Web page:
Children around the world received some good news today, with officials from the North Pole confirming that Santa’s reindeer have been approved for their Christmas Eve flight, following a health checkup from Santa’s veterinarian.
Dr. Lori Teller, president of the American Veterinary Medical Association (AVMA), flew to the North Pole earlier this month to ensure that Santa’s team of nine were up-to-date on their vaccinations and travel forms and were healthy enough to make their annual trek around the globe.
“After a full examination and review of their medical records, I’m so excited to report that Santa’s reindeer are healthy, in great shape and ready to fly on Christmas Eve,” Dr. Teller said. “In addition, they have their health certificates and certificates of travel and will be ready to come to your house on Christmas Eve—that is, if you’re on the ‘nice list’ this year!”
The reindeer’s annual exam includes a health check about a month prior to their Christmas Eve flight to make sure they’re healthy and not showing any signs of disease—such as brucellosis, tuberculosis or chronic wasting disease—that can affect their ability to fly or make other animals sick. Dr. Teller was accompanied by a certified veterinary technician who assisted with the reindeer examinations.
“We need to make sure the reindeer aren’t harboring any diseases that they could then potentially spread to animals in other parts of the world,” said Dr. Teller. “At the same time, making sure they’re healthy also means that they’re less likely to catch any diseases themselves on that long global flight.”
In addition to presents for children around the world, Santa is required to bring with him an official “North Pole Certificate of Animal Export” that allows him to freely cross borders and ensure health officials that his reindeer pose no threat to animal or public health.
Dr. Teller will make a follow-up trip to the North Pole on Christmas Eve to provide a final pre-flight checkup and to inspect the reindeer upon their return on Christmas morning.
For kids who want to help the reindeer on their journey, Dr. Teller recommends leaving a plate of graham cracker reindeer cookies, their favorite snack, for Santa to feed them between stops.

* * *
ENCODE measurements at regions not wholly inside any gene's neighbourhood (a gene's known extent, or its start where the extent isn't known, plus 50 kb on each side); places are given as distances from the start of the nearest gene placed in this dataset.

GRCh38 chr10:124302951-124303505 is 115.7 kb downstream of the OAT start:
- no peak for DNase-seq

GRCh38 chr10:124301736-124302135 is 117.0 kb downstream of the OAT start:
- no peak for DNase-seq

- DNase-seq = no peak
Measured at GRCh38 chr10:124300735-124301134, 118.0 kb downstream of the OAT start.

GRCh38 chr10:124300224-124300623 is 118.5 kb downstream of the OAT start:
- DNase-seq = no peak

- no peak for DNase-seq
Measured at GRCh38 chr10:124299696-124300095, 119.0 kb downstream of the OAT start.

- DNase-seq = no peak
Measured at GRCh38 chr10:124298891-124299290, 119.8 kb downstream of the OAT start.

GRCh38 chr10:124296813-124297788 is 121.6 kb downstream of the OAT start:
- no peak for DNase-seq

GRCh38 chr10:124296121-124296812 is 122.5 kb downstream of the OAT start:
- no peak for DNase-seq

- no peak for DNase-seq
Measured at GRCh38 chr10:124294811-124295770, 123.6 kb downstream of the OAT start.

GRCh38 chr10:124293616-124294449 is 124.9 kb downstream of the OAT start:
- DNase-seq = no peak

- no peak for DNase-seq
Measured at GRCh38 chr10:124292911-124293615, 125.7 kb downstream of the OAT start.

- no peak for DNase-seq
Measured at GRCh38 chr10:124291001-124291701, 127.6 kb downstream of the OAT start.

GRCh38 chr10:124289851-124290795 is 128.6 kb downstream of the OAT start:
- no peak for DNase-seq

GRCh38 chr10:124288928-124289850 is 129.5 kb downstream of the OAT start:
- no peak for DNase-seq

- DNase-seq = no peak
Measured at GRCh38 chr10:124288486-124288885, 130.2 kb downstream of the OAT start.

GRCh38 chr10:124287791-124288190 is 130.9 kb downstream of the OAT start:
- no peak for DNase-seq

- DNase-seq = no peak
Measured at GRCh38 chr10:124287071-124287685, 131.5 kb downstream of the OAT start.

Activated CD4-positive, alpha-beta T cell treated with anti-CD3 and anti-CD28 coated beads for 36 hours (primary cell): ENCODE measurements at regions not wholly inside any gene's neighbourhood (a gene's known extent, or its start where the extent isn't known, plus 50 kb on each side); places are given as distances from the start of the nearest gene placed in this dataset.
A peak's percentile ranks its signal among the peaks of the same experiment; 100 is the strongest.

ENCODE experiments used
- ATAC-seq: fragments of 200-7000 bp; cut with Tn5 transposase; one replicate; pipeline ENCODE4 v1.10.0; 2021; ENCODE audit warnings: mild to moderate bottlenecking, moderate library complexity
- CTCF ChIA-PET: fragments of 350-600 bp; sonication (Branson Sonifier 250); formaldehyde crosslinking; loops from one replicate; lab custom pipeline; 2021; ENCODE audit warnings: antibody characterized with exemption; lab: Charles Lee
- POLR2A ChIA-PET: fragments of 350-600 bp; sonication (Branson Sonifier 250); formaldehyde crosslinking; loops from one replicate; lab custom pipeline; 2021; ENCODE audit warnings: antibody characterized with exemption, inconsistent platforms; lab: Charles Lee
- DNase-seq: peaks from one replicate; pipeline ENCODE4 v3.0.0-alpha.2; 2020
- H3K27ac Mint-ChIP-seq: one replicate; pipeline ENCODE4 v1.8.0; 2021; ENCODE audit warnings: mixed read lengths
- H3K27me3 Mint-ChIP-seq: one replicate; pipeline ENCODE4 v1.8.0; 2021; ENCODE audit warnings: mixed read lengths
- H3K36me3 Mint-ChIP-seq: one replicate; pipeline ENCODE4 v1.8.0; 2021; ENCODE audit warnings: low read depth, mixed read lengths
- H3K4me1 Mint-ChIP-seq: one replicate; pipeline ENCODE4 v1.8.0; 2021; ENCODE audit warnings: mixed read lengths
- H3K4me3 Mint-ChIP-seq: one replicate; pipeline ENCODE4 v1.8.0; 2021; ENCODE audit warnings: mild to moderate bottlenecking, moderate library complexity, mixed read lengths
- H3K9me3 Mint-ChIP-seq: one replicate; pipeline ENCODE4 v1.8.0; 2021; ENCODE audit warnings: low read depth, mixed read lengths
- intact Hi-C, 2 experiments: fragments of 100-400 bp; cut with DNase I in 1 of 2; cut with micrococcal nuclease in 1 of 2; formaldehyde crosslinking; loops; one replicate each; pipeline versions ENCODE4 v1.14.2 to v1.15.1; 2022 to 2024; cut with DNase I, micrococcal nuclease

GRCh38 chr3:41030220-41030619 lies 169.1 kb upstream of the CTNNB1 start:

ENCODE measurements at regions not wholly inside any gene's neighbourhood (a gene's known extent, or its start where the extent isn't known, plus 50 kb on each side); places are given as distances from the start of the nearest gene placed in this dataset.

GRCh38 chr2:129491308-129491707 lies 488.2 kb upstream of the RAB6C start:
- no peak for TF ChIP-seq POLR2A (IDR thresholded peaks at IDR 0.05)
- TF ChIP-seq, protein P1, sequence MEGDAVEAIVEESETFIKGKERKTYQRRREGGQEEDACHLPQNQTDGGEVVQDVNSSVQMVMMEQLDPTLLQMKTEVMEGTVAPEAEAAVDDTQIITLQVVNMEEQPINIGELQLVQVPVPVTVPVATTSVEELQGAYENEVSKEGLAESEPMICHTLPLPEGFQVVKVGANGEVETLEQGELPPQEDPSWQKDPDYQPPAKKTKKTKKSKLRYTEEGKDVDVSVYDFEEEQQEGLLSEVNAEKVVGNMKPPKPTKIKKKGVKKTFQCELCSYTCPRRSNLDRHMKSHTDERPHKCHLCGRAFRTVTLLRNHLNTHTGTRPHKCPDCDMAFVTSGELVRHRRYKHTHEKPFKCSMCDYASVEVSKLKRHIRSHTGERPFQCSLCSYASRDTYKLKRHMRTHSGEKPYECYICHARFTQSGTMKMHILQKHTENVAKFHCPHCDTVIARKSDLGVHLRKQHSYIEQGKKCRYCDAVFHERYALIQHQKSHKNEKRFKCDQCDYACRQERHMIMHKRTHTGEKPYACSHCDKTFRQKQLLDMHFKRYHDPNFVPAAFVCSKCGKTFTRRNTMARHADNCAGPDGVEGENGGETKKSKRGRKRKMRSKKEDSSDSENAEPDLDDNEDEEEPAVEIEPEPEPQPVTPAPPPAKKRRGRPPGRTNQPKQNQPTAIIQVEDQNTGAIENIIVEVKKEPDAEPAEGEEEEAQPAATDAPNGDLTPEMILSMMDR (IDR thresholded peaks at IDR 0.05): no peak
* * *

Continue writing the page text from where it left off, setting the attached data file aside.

Dr. Teller’s work is consistent with the role veterinarians play every day to ensure the health of animals, people and the environment across the globe. Far from just being “dog and cat doctors,” veterinarians work with all kinds of species, in all types of environments, to make the world a healthier place for all forms of life.
While unavailable for comment due to his busy work schedule, Santa issued a statement, saying, “Without my reindeer there simply would be no Christmas. Proper veterinary care ensures that, year in and year out, my team and I are able to deliver presents to boys and girls around the world. Dr. Teller is definitely on the ‘nice list’ again this year.”
Veterinarians: Become one of Santa’s E.L.V.E.S.
While only one veterinarian can be the official veterinarian of the North Pole, every veterinarian can help the cause by volunteering to be part of Santa’s emergency veterinary staff on Christmas Eve. AVMA members can download a badge to let their clients know they are part of Santa’s Emergency Landing and Veterinary Expert System (E.L.V.E.S.) support team. Veterinarians are invited to help spread holiday cheer by displaying their official E.L.V.E.S. badge on their clinics’ social media channels and educating clients on the various ways that veterinarians help keep all animals healthy—even reindeer.
AVMA members can visit the AVMA website to download the official E.L.V.E.S. badge.
For more information on Dr. Teller’s role as North Pole Veterinarian, including answers to kids’ questions about reindeer, visit avma.org/Santa.
For more information about the role veterinarians play in global health, or to schedule an interview with Dr. Teller, contact Michael San Filippo, AVMA media relations manager, at 847-732-6194 (cell/text) or email@example.com.